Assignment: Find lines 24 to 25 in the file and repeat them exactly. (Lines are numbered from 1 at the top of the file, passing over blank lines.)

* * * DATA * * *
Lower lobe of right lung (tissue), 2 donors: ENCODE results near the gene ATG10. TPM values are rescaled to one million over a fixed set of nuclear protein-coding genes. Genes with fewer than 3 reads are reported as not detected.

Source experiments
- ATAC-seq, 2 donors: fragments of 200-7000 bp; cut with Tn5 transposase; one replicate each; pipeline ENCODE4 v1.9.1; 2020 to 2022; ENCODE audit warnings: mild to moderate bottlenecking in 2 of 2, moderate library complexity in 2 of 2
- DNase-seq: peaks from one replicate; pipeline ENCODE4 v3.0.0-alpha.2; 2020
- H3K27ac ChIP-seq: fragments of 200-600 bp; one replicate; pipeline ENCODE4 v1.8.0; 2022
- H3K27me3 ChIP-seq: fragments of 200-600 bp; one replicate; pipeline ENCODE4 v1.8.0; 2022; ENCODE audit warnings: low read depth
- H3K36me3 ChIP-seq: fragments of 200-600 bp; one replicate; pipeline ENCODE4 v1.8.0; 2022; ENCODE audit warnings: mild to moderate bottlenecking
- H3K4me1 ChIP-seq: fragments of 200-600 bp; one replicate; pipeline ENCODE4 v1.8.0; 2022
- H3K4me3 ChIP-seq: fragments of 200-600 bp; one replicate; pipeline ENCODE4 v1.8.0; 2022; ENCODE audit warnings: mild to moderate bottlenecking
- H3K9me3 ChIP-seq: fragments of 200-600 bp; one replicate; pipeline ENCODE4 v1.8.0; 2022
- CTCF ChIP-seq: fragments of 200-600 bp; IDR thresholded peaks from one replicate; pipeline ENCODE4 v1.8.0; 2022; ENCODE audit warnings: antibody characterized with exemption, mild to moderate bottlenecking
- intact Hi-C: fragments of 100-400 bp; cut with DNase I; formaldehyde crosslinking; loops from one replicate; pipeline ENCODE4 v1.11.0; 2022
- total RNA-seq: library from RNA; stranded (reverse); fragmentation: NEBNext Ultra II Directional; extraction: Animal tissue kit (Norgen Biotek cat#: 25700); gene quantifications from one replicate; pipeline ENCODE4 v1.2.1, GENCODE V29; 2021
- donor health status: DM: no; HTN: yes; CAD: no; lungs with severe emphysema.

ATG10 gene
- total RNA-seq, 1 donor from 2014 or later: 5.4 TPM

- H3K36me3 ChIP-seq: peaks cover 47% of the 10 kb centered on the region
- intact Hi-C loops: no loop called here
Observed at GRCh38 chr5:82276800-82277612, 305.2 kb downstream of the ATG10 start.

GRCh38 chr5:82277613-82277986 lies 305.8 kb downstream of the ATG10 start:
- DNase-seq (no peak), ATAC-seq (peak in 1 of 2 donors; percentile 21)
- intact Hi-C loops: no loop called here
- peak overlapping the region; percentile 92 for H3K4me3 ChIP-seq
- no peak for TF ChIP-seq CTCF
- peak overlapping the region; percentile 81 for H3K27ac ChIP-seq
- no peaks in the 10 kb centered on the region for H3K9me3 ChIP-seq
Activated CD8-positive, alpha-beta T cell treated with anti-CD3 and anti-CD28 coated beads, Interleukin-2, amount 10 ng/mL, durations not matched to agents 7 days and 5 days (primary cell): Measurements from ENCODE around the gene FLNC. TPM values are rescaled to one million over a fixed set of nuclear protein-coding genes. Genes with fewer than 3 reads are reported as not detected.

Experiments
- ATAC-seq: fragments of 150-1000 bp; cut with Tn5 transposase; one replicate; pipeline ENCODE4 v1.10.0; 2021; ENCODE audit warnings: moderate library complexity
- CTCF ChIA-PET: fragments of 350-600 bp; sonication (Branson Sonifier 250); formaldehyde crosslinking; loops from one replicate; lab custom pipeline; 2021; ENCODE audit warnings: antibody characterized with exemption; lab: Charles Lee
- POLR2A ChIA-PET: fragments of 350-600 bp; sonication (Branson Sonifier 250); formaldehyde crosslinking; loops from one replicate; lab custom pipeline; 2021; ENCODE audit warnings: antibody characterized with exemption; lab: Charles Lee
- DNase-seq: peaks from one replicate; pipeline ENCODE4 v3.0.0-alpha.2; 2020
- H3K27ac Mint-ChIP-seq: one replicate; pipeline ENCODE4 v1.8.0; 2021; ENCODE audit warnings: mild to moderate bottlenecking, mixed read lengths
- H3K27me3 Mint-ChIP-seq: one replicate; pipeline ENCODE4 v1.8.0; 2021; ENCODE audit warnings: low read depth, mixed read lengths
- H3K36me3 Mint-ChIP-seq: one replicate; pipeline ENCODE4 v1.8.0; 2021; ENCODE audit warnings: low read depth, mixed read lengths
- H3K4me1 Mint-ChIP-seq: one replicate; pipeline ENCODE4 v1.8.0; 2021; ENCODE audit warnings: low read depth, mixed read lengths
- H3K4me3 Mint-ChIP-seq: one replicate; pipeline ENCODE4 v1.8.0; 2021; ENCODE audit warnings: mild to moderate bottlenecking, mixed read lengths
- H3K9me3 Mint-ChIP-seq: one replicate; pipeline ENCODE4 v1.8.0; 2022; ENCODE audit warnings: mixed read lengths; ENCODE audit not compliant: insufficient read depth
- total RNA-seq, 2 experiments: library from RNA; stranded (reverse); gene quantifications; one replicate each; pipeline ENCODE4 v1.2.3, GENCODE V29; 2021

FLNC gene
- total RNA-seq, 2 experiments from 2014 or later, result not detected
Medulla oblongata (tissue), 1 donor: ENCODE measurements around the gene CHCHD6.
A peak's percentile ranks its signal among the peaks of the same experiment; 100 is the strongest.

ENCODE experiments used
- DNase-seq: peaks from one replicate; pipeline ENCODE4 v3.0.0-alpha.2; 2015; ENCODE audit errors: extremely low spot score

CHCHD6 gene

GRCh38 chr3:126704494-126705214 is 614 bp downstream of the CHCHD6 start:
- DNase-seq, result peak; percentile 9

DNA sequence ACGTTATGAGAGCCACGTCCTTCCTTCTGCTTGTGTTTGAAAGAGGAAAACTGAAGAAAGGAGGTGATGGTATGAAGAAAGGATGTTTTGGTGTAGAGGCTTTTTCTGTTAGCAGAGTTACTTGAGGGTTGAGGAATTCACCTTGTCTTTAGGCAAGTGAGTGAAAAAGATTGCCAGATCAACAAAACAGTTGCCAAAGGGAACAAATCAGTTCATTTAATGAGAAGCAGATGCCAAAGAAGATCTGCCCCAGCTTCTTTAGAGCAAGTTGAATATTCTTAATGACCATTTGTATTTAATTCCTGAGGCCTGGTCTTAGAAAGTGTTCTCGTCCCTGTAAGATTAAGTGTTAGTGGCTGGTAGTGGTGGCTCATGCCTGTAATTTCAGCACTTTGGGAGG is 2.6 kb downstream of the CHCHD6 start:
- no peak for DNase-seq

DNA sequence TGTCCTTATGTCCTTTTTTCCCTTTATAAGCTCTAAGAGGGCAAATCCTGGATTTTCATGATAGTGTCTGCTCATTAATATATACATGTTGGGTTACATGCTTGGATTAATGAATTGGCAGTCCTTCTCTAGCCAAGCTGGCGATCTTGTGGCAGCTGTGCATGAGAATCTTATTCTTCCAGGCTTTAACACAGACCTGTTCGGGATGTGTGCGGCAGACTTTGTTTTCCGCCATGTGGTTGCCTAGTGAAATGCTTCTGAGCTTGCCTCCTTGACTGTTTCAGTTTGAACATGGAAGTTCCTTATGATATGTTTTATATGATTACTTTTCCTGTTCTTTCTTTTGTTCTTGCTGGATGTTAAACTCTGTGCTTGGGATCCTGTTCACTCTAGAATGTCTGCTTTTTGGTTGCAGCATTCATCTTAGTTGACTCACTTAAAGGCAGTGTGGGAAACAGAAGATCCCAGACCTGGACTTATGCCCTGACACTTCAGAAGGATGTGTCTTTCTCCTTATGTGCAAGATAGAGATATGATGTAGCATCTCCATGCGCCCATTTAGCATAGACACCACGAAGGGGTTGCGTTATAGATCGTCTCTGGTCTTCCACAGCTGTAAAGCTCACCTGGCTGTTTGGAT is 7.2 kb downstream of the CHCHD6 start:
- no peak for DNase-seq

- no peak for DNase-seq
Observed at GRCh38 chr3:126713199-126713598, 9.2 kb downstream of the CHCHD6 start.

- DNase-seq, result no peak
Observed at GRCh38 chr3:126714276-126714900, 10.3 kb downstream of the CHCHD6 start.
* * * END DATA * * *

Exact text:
- no peak for TF ChIP-seq CTCF
- peak overlapping the region; percentile 81 for H3K27ac ChIP-seq